2) Free Agency.
The Nets can sign anyone for up to a one-year contract worth $5.15 million, or the equivalent of the non-taxpayer mid-level exception. They’ll have to pay any luxury tax penalties that they incur with signing someone, which could quintuple the cost.
Signing a free agent outright is a bit more complicated than making a trade: since the Nets have 15 guaranteed contracts and Lopez’s still counts against their books, they’d have to either orchestrate a 2-for-1 trade or waive a player to open that roster spot. If they waive a player, they’d still have to pay his salary and any luxury tax penalties associated with it, making a trade more likely.
The most notable free agent on the market is former Cleveland Cavaliers forward Andrew Bynum. Bynum signed a two-year deal worth nearly $25 million with the Cavaliers this offseason, but only $6 million was guaranteed if the team waived him this season. Sure enough the Cavaliers traded Bynum to the Chicago Bulls on January 7th citing numerous off-court issues, and the Bulls promptly waived him. Bynum cleared waivers and is an unrestricted free agent.
Bynum’s path is a treacherous one. After becoming the last under-18 player drafted in NBA history, Bynum rocketed to stardom with the Los Angeles Lakers, averaging a double-double in 35 games as a 20-year-old before suffering a dislocated left kneecap in January 2008, requiring arthroscopic surgery. He has since had multiple knee and ankle injuries, undergoing arthroscopic surgery a total of four times, twice on each knee, all before his 26th birthday.
He had his best season after his second arthroscopic surgery, averaging 18.7 points and 11.8 rebounds per game in 60 games in 2011-12, earning his only All-Star apperance. After a four-team trade landed the Lakers Dwight Howard and sent Bynum to the Philadelphia 76ers, he sat out the entire 2012-13 season to rehab his knees.
In a vacuum, giving Bynum a look is a no-brainer; the Nets just lost their own All-Star center Brook Lopez for the season, and if Bynum’s healthy and committed, he fills that role easily, and gives the Nets a rebounding boost that Lopez couldn’t.
But it’s not that simple. Questions have popped up about Bynum’s long-term health, his chances of returning to form as a dominant post presence, and even his desire to play basketball. The Cavaliers suspended him for conduct detrimental to the team before the trade, and the Bulls acquired him only to waive him. Bynum struggled to fit in and perform in a relatively low-risk situation in Cleveland. Could he handle the pressure largest media market in the country? Would he even want to? I doubt it.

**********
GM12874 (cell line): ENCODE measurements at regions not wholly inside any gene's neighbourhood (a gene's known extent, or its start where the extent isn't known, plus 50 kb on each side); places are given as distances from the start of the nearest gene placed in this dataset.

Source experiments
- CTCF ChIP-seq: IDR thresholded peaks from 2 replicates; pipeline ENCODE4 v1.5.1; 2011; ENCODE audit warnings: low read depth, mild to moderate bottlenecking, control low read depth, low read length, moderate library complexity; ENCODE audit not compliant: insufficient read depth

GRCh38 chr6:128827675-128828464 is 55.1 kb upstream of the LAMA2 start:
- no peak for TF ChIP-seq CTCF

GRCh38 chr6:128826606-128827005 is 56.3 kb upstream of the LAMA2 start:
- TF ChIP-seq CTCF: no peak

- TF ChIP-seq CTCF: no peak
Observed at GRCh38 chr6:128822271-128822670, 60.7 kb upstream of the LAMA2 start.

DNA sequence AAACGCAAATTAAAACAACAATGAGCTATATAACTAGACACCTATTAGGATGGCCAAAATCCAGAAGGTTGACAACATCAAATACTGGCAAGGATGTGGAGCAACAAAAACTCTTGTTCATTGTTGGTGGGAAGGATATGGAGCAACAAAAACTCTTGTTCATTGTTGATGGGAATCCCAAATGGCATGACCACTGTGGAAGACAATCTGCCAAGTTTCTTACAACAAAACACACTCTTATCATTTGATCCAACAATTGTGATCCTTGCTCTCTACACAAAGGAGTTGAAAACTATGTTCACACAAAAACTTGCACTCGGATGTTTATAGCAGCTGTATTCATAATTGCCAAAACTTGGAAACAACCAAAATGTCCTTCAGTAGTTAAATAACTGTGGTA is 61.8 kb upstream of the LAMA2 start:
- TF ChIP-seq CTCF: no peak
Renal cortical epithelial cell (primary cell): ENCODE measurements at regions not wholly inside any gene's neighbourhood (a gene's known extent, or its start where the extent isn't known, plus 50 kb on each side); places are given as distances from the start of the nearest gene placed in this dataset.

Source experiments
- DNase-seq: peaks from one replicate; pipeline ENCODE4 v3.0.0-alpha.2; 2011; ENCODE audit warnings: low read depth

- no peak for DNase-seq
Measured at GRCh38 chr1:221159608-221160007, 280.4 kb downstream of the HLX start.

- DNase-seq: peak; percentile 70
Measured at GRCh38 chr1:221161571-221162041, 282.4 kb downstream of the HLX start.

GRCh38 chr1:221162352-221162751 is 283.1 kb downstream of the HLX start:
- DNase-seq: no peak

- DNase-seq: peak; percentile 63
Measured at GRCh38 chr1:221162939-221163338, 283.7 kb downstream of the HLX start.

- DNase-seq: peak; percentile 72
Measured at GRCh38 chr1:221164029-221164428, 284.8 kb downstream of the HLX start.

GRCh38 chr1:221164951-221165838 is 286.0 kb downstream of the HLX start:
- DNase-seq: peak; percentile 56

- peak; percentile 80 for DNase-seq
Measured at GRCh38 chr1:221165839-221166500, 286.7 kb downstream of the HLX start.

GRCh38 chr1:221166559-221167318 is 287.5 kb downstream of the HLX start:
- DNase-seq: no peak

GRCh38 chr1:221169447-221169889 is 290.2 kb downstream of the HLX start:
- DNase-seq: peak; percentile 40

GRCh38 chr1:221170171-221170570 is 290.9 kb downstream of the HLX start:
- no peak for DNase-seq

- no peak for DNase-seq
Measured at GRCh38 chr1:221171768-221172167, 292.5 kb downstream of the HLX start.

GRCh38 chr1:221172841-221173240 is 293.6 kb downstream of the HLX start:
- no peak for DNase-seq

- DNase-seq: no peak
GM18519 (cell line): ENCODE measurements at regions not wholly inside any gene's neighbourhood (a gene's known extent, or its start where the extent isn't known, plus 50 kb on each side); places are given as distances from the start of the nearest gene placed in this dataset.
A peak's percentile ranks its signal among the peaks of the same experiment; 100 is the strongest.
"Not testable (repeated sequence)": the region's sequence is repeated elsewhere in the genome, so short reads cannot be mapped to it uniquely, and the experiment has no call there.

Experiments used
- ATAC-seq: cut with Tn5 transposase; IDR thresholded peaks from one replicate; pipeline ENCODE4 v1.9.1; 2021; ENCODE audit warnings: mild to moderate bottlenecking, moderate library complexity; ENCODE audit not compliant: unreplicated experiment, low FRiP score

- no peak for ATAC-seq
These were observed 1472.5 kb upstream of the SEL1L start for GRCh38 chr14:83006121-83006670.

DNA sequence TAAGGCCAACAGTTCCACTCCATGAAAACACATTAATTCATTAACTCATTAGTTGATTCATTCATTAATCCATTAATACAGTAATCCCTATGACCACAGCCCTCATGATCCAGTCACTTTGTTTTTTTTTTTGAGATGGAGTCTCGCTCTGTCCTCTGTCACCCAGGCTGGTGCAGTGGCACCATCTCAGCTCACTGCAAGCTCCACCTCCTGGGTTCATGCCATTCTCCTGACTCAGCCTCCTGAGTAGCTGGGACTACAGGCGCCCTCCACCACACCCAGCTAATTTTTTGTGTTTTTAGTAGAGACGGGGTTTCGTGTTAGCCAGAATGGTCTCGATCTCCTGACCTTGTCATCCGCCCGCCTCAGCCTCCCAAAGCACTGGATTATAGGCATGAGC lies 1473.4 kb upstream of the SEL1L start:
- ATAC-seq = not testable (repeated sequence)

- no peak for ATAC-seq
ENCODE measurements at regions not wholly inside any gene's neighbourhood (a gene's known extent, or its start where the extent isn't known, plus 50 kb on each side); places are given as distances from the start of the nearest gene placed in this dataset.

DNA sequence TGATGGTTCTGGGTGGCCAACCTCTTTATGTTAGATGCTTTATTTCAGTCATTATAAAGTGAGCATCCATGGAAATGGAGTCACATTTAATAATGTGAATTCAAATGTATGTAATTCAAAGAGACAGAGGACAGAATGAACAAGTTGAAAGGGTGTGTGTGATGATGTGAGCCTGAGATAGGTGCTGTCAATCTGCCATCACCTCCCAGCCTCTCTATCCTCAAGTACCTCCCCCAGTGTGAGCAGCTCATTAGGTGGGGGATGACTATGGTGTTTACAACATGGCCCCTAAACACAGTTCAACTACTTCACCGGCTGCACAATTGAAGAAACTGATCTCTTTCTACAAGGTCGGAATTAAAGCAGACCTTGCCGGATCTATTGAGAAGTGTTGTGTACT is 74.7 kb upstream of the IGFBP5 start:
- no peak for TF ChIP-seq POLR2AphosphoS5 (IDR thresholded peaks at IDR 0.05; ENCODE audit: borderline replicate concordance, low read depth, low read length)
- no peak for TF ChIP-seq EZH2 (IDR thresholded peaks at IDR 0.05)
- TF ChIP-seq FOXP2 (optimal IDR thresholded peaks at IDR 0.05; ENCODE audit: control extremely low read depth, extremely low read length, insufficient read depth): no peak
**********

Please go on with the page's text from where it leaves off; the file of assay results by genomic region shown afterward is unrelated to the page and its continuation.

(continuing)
Bynum is the league’s most high-profile free agent, and anyone else the Nets might consider signing would likely sign for the veteran’s minimum, which the Nets wouldn’t need to use their DPE for. Here’s a few potential options, if the Nets end up opening a roster spot:
Shannon Brown: Shannon Brown, most recently waived by the Washington Wizards without playing a game for them, played in 118 games with the Phoenix Suns over the last two seasons, averaging 10.7 points in 23.7 minutes per game. Brown’s most known as an electric dunker and a bad shooter, solidifying his reputation with the Los Angeles Lakers. He’s garnered little interest from NBA teams and as a wing doesn’t really fill a role that the Nets need.
Jason Collins: Former New Jersey Nets starting center Jason Collins, who is the first openly gay athlete in the NBA and first openly gay male athlete in professional US team sports. Yahoo! Sports reported that the team had some interest in bringing Collins back in the offseason. Collins has not played since coming out. Collins is little more than a screen-setter who has six fouls and uses them against the league’s biggest players, as he’s been his entire career.
Daniel “Boobie” Gibson: Former Cleveland Cavaliers guard Daniel Gibson is a shooting guard in a point guard’s body. Think Jason Terry now, but a decade younger. Gibson dealt with numerous injuries last season and shot a career-worst 35 percent from the field, but prior to that season he was a dead-eye 41.6 percent three-point shooter in six seasons. It wasn’t just the LeBron effect, either: Gibson shot 40 percent in his last two seasons without James. If the Nets want another shooter, and another player to play acting point guard behind Deron Williams and Shaun Livingston, he might be worth a workout. He’s also married to four-time Grammy nominee Keyshia Cole, and the Nets do love that star power.
Lamar Odom: Speaking of star power… Let’s just leave this one alone.
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